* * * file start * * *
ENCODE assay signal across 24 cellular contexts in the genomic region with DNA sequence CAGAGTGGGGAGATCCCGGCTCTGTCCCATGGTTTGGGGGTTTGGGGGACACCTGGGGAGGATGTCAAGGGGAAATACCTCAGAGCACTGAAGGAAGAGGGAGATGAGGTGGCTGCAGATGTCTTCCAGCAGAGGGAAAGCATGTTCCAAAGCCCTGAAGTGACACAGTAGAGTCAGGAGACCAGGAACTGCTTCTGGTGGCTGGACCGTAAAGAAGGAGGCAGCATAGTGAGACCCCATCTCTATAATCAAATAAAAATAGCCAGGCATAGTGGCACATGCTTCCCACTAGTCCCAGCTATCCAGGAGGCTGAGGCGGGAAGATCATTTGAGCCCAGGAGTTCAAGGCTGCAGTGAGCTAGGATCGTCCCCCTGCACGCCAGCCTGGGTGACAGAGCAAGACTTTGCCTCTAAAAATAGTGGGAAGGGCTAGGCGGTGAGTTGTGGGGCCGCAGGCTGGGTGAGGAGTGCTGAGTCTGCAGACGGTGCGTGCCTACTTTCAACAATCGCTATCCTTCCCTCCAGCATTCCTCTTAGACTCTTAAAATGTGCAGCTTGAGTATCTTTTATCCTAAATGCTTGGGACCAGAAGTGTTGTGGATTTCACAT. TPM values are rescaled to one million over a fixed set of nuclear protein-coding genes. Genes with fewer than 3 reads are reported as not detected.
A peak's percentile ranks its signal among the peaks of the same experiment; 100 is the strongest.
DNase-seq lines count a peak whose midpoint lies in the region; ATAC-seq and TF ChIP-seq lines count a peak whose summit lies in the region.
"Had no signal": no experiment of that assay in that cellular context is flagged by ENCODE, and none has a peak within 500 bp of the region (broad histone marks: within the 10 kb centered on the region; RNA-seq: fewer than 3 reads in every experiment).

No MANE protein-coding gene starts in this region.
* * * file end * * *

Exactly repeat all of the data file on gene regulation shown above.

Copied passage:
ENCODE assay signal across 24 cellular contexts in the genomic region with DNA sequence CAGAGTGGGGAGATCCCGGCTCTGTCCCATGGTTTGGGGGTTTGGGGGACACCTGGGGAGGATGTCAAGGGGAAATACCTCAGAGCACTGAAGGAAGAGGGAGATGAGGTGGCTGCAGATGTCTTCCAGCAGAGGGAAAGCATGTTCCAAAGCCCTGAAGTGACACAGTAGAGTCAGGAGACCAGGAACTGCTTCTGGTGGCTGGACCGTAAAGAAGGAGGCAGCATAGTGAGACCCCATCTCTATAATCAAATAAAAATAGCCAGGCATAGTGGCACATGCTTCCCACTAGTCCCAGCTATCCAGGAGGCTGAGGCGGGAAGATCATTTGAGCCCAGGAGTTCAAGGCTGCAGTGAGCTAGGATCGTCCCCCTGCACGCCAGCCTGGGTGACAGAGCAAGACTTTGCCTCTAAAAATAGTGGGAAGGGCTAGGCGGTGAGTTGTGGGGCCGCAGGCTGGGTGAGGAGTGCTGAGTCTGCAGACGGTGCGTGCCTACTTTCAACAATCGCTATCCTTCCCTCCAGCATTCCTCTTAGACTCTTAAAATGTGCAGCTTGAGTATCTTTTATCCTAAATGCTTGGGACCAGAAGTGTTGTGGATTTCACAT. TPM values are rescaled to one million over a fixed set of nuclear protein-coding genes. Genes with fewer than 3 reads are reported as not detected.
A peak's percentile ranks its signal among the peaks of the same experiment; 100 is the strongest.
DNase-seq lines count a peak whose midpoint lies in the region; ATAC-seq and TF ChIP-seq lines count a peak whose summit lies in the region.
"Had no signal": no experiment of that assay in that cellular context is flagged by ENCODE, and none has a peak within 500 bp of the region (broad histone marks: within the 10 kb centered on the region; RNA-seq: fewer than 3 reads in every experiment).

No MANE protein-coding gene starts in this region.